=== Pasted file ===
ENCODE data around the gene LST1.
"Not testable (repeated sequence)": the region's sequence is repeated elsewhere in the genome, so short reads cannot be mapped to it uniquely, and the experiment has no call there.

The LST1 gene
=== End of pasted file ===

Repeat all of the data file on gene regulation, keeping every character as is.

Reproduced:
ENCODE data around the gene LST1.
"Not testable (repeated sequence)": the region's sequence is repeated elsewhere in the genome, so short reads cannot be mapped to it uniquely, and the experiment has no call there.

The LST1 gene